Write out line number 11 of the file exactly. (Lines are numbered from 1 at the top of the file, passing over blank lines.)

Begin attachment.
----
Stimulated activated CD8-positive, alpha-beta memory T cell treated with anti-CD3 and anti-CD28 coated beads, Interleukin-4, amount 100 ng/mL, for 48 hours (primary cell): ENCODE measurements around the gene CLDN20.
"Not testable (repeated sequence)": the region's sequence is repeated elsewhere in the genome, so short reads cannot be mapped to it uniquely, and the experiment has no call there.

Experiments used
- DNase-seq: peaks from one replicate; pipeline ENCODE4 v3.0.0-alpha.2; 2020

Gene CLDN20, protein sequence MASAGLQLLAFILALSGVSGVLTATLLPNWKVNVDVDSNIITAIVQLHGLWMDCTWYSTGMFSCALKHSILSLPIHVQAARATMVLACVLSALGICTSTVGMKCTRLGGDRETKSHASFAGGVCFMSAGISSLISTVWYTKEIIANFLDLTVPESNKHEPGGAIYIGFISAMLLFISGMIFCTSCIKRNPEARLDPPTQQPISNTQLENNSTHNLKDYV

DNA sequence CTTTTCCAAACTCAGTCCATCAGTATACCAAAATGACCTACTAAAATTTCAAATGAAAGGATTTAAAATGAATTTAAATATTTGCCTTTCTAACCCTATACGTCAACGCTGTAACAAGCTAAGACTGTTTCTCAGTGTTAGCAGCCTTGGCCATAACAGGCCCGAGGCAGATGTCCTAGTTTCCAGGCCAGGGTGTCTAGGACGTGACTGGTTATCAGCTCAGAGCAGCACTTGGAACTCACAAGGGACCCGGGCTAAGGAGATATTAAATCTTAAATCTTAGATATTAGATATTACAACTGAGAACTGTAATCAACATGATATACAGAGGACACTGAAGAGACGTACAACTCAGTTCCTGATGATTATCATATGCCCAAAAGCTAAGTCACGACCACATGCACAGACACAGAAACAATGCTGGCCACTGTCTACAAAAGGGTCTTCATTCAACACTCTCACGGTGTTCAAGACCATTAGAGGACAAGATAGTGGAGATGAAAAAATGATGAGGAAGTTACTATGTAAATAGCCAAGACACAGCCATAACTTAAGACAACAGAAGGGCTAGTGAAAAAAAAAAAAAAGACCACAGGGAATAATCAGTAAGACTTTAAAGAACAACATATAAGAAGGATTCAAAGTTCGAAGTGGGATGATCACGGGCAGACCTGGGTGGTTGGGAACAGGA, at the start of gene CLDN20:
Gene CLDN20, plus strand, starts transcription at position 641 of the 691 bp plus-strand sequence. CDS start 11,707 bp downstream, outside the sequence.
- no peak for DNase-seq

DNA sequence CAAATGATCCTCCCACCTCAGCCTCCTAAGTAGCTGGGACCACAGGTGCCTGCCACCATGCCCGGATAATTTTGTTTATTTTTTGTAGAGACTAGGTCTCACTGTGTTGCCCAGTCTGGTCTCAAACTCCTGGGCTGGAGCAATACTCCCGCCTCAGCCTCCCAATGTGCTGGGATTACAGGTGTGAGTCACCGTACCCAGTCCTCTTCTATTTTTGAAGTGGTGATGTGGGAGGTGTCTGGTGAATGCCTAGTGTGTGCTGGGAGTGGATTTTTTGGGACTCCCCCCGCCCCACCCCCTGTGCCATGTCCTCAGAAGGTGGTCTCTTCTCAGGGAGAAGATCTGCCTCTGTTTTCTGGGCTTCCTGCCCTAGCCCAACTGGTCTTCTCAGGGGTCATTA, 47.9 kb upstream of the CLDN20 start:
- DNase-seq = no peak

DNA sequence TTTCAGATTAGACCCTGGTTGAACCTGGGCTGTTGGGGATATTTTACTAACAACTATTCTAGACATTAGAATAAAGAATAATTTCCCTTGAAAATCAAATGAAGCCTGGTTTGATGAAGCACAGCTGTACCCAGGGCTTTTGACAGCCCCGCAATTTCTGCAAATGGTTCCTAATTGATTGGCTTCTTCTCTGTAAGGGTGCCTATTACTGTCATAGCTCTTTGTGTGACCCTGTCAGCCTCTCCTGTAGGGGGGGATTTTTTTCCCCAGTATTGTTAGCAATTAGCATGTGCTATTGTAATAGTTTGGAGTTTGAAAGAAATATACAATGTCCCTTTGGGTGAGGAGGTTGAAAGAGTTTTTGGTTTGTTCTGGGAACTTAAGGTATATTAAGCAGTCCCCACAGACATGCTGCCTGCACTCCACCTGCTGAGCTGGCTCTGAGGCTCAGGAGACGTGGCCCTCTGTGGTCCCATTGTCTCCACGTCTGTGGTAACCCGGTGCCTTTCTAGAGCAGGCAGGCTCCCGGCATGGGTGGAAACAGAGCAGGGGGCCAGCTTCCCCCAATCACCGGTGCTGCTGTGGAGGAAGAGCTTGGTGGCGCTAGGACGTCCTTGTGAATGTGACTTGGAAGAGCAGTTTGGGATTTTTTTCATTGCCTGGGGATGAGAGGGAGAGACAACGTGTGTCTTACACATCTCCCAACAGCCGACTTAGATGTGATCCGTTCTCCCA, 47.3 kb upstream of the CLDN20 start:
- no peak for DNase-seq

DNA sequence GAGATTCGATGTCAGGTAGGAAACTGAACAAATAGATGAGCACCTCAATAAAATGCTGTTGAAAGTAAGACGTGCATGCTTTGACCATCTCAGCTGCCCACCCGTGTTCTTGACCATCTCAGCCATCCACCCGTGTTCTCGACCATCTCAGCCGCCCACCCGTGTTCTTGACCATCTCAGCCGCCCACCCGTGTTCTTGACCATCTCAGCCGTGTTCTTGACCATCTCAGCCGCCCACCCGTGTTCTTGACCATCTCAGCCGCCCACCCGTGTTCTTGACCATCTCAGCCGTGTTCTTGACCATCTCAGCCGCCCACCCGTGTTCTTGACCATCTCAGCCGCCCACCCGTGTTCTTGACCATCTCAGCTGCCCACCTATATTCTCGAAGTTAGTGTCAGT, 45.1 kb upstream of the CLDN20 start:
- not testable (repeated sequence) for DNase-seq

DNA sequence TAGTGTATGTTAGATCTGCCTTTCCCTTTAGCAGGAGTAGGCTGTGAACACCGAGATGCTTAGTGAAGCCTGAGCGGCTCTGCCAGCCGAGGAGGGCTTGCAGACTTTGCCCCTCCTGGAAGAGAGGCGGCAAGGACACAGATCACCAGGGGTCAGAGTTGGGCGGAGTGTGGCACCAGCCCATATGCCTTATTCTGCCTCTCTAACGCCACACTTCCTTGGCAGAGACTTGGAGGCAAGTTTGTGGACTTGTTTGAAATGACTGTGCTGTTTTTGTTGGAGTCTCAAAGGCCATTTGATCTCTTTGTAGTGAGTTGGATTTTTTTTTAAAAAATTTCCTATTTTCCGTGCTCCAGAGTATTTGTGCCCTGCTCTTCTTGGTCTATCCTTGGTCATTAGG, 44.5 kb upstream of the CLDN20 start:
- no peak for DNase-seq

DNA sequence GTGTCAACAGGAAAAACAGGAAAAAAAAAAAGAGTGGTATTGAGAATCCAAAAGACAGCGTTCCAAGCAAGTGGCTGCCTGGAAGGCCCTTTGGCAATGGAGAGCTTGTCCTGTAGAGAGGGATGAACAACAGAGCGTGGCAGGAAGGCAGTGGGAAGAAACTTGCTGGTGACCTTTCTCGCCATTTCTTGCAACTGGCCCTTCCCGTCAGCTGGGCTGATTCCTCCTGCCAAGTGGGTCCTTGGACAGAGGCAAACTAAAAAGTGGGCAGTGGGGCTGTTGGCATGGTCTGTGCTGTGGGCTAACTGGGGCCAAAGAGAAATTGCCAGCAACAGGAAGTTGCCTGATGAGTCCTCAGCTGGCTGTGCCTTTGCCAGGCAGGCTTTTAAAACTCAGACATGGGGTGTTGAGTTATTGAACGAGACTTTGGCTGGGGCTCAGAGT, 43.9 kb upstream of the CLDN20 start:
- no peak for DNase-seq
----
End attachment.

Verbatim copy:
DNA sequence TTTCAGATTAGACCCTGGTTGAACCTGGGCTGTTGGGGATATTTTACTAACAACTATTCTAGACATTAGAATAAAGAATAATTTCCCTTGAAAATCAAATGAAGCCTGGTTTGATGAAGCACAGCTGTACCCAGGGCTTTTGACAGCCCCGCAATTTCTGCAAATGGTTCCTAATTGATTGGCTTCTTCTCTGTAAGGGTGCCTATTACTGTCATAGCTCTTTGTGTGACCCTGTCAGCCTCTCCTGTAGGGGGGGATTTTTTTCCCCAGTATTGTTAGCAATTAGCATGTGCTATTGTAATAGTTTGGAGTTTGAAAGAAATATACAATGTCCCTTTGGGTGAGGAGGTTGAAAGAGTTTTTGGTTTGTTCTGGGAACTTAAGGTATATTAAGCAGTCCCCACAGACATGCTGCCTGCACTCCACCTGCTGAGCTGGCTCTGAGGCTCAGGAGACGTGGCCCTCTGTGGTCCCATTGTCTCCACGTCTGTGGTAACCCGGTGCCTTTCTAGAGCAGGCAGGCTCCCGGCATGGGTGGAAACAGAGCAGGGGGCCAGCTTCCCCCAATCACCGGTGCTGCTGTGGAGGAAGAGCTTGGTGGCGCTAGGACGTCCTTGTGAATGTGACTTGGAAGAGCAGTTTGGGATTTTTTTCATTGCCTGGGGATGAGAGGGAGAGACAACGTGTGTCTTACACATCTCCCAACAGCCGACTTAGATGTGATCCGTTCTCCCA, 47.3 kb upstream of the CLDN20 start: